• Here’s a snapshot of global markets.
In the News
• President Trump nominated Admiral Harry Harris, the head of U.S. Pacific Command, who is identified for his hawkish views on China, to be the U.S. ambassador to Australia. [ABC]
• National Party lawmakers are meeting these days in Canberra as questions swirl over no matter whether Deputy Prime Minister Barnaby Joyce, awash in scandal, can stay in power. [The Sydney Morning Herald]
• In Hong Kong, a double-decker bus crashed in a rural area, killing at least 18 and injuring much more than 60 in the territory’s deadliest such accident in 15 years. Survivors mentioned the driver was behind schedule and speeding. [The New York Occasions]
• Reuters published an account of the massacre of ten Rohingya men in Myanmar. The agency stated that work on the write-up led the Myanmar authorities to arrest two of its reporters, who have been charged beneath the colonial-era Official Secrets Act and face up to 14 years in prison. [The New York Occasions]
• Some Catholics be concerned that the Vatican’s rapprochement with China could betray these who have illicitly practiced their faith for decades in the country’s so-called underground churches. [The New York Instances]
Suggestions, both new and old, for a a lot more fulfilling life.
• Invest Valentine’s Day at residence with these recipes.
• Here’s what to doif you have a poor iPhone battery.
• Go meatless with creamy polenta and mushrooms cooked in soy sauce and butter.
• Our film critic wasn’t wildly impressed by “The Greatest Showman,” the film about P.T. Barnum that stars Hugh Jackman. But moviegoers seem to really like it, and its album is No. 1 on the Billboard chart. What did we miss?
• A real-to-life fight club in Chengdu, China — the “Monster Private War Club” — offers bored Chinese millennials a punchy alternative to karaoke nights and the bar scene.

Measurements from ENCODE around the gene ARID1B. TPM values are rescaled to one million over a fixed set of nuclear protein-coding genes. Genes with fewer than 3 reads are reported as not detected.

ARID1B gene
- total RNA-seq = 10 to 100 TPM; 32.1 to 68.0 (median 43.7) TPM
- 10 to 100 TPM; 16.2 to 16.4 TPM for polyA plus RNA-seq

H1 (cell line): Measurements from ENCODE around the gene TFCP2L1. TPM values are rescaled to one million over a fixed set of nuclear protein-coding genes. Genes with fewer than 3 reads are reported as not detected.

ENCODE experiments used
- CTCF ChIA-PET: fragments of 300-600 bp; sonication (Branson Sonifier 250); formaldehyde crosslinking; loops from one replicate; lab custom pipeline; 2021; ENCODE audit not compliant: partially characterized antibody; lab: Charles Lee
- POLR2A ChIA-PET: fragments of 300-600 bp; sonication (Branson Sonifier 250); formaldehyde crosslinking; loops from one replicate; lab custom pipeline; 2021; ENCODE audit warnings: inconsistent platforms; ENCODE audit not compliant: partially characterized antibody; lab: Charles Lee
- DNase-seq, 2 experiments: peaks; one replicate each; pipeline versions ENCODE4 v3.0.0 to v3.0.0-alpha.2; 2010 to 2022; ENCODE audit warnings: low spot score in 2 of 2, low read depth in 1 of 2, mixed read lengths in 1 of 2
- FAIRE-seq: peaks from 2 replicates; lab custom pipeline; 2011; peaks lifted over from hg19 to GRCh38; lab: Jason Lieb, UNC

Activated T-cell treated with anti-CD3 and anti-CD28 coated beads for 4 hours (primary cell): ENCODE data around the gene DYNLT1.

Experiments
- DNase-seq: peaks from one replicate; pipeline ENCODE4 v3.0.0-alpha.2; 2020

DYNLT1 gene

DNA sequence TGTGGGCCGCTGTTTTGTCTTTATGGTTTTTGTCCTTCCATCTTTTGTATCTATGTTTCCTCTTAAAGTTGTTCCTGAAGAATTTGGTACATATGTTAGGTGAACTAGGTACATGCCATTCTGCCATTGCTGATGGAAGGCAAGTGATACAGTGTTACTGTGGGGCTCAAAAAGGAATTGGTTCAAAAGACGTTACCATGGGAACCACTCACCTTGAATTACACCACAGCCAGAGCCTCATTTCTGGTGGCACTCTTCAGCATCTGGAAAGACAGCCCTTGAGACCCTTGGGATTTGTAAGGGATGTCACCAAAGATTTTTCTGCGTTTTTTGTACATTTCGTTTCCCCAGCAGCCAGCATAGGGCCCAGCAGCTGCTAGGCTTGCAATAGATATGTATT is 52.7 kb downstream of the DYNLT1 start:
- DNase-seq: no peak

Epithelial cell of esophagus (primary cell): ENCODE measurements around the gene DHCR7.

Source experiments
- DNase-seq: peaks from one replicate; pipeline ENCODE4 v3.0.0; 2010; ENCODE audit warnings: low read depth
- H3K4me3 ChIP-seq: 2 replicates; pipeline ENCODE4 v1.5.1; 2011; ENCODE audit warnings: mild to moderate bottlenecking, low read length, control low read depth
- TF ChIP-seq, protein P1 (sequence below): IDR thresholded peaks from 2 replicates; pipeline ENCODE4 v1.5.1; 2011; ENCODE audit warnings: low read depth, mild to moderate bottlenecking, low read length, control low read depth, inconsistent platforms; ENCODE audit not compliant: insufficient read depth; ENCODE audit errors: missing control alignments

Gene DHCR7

• And should mothers and daughters speak more openly about sexual harassment? Our reporter pondered the question in the most current installment of “The #MeToo Moment,” our weekly newsletter.
The Westminster Kennel Club Dog Show opens in New York these days, an occasion that bills itself as the World’s Greatest Dog Show. The competition has cultivated a robust following because it opened in 1877 at Gilmore’s Garden, a venue that later became recognized as Madison Square Garden.
So exactly where did the “Westminster” come from?
In the 1870s, a group of men met frequently at the Westminster Hotel near Union Square. They had an extraordinary affinity for the bar, as well as for dogs, and they decided to put on a dog show.
William F. Stifel’s book “The Dog Show, 125 Years of Westminster” information what occurred next.
… They couldn’t agree on the name for their new club. But lastly somebody recommended that they name it after their preferred bar. The idea was unanimously chosen, we think about, with the hoisting of a dozen drinking arms.
Soon after the Kentucky Derby, the Westminster Dog Show is the second-oldest continuously run sporting event in American history.
The very first show had over 1,200 entries, and the judging took a number of days to select a winner. (Here’s our 1877 report on the preparations.)
Final year, the show had close to 3,000 dogs from all 50 states. Judges hold themselves to two days.
Here’s our collection of stories on the show, and we’ll be adding live coverage beginning at 6 p.m. Eastern. (For Australian insomniacs, that is 2 a.m. Tuesday in Sydney.)
Claudio E. Cabrera contributed reporting.
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Published at Sun, 11 Feb 2018 19:48:22 +0000